"It was a simultaneous attack across a number of properties targeting him to keep his voice from being heard," Kelly said. "We're actively investigating the source of the attacks and we hope to be able to find out the individuals involved in the back end and to take action against them if we can."
The strikes appeared to be one of the most widespread and coordinated attacks ever seen online, shutting down Twitter for significant portions of Thursday, as well as causing serious problems for Facebook and blogging service LiveJournal. Google, too, was subjected to attacks but said it had been able to prevent any damage - although some users reported some unexpected problems with the internet giant's services.
It is not clear precisely how the attacks started or who was behind it, but a vast number of spam messages were also sent out simultaneously mentioning the victim.
With a monicker styled after the cyrillic name for the disputed Black Sea city of Sukhumi, Cyxymu runs a blog written in georgianised Russian and subtitled "of Sukhumi, the war and Bolivia".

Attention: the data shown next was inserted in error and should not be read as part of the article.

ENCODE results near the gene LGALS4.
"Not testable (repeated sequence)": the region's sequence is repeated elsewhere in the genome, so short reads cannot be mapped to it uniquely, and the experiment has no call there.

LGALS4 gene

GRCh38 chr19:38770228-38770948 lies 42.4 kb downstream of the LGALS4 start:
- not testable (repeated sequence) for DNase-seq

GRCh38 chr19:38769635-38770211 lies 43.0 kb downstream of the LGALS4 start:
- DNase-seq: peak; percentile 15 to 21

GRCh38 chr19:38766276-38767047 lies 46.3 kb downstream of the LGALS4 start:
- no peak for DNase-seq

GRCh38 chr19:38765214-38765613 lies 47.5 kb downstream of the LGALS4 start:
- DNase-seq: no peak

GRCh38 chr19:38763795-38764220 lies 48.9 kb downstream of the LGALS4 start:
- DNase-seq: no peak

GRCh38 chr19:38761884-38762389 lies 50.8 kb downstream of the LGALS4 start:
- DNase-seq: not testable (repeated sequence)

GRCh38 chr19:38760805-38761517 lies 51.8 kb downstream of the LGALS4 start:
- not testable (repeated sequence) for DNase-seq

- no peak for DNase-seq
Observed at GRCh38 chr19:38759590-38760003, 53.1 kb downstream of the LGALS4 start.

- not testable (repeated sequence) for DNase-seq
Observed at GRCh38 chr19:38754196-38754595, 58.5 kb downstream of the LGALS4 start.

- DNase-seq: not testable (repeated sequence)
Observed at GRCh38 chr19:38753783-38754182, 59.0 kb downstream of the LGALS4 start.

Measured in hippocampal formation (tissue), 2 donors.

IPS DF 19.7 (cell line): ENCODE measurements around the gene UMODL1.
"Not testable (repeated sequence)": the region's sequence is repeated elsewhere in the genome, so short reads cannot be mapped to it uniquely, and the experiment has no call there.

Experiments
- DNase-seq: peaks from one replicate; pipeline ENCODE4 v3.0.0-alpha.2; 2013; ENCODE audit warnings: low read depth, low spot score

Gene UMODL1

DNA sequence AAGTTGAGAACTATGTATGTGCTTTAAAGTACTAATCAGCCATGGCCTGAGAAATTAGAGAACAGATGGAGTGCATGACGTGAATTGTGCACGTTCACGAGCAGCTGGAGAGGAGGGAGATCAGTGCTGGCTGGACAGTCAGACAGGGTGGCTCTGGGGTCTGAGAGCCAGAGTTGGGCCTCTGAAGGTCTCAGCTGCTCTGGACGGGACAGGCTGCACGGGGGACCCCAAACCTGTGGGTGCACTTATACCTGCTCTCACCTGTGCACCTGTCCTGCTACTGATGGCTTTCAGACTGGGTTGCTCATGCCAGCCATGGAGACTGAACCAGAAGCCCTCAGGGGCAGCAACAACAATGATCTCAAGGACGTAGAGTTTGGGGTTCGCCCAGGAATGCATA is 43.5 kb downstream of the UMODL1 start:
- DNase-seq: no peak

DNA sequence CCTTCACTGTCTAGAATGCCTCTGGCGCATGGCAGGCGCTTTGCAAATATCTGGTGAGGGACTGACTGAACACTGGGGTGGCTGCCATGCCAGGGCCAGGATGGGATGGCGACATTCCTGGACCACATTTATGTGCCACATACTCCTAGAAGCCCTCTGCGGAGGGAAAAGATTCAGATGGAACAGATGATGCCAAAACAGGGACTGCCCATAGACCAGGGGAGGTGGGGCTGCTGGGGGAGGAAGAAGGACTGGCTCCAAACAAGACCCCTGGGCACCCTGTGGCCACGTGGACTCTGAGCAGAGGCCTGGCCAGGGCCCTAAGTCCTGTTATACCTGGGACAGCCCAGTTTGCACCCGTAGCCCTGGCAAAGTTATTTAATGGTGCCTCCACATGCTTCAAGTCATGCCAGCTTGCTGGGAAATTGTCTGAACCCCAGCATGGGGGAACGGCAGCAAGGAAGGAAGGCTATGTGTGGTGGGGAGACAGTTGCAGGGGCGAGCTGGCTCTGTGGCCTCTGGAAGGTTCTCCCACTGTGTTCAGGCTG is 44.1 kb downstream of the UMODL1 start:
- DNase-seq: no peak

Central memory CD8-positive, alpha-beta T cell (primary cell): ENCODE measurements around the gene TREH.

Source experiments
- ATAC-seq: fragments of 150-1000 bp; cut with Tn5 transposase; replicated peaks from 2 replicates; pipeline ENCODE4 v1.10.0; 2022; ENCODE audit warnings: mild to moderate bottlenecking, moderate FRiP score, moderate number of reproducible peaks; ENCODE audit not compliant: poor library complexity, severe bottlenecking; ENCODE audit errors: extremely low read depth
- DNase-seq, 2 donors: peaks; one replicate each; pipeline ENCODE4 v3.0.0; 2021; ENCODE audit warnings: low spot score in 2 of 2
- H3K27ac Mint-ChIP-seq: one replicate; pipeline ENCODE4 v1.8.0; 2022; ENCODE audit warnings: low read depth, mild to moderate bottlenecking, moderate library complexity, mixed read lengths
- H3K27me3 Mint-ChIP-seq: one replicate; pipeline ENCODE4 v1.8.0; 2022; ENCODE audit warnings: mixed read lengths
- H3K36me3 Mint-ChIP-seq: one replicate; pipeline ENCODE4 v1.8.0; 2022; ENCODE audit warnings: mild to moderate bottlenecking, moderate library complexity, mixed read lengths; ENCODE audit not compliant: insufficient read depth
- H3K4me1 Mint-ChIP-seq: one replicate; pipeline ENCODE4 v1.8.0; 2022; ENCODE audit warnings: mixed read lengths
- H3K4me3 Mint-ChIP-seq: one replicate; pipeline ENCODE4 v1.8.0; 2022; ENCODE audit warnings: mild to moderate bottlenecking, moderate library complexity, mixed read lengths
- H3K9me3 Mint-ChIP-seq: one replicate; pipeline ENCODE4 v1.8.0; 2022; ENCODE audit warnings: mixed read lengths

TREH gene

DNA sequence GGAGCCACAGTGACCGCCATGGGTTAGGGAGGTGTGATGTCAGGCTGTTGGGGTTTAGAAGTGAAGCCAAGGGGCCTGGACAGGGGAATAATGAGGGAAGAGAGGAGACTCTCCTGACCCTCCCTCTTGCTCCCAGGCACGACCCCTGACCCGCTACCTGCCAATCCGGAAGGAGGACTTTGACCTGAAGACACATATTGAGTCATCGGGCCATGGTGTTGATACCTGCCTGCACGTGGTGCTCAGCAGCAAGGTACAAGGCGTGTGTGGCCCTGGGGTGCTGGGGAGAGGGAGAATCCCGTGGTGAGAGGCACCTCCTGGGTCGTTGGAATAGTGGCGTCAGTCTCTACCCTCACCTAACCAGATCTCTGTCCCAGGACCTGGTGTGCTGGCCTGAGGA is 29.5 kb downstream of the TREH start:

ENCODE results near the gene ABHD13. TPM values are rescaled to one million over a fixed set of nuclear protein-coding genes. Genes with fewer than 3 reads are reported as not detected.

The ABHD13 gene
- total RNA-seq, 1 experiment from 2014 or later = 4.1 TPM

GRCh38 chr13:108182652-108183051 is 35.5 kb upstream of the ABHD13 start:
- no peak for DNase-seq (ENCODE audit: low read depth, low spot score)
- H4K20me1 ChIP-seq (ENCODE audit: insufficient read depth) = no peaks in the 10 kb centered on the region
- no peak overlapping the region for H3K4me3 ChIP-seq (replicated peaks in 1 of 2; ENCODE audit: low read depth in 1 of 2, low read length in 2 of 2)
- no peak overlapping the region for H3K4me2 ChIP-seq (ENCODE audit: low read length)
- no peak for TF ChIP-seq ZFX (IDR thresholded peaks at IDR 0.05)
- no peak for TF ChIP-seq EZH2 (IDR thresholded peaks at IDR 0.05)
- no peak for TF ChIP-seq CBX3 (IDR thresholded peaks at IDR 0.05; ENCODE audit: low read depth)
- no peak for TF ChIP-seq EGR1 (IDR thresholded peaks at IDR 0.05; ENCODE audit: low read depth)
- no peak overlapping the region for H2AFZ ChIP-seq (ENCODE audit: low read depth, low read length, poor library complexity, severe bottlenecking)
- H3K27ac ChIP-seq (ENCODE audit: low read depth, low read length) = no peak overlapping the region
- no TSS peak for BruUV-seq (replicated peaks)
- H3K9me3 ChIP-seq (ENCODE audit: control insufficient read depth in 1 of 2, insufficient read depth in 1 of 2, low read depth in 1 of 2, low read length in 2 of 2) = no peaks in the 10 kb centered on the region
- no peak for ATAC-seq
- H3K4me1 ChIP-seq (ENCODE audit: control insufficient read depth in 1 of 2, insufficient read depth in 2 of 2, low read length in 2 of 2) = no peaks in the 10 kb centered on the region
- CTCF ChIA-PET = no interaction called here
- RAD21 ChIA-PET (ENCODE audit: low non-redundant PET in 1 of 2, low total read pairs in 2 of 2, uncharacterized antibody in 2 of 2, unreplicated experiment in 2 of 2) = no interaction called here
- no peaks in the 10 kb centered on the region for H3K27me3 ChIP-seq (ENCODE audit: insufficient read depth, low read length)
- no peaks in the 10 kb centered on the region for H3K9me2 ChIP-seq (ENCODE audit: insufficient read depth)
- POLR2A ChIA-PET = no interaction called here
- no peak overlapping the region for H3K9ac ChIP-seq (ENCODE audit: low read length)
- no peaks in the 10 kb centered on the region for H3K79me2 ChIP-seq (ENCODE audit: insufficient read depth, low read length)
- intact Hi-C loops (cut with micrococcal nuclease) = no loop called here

In the past, it was a home for controversial opinions on the way the conflict was handled by both the Russian and Georgian governments - last year resulting in a similar attack by opponents which had crashed LiveJournal.com.
Like many internet users, Cyxymu has accounts across a number ofsocial networking services, and yesterday appeared to recognise that he or she may have been a target.
"It became clear that it is a special attack on me or on Georgians," Cyxymu said in one message. "In my mailbox are hundreds of spam emails."
"Spam was being sent on my behalf with an invitation to go to my blog... I apologise to everyone."
Security experts had already suggested to the Guardian that the widespread and apparently random nature of the attacks could be evidence of a grudge or personal vendetta rather than an organised criminal act aimed at blackmailing major websites.
The war in South Ossetia officially started on 7 August last year, after several weeks of growing arguments over the future of the territory. Following support from Russia, Georgian troops began shelling the town of Tskhinvali. An estimated 25,000 residents of the region were forced to leave their homes as fighting took place, and although the two countries signed a ceasefire agreement a week later, tensions are still high.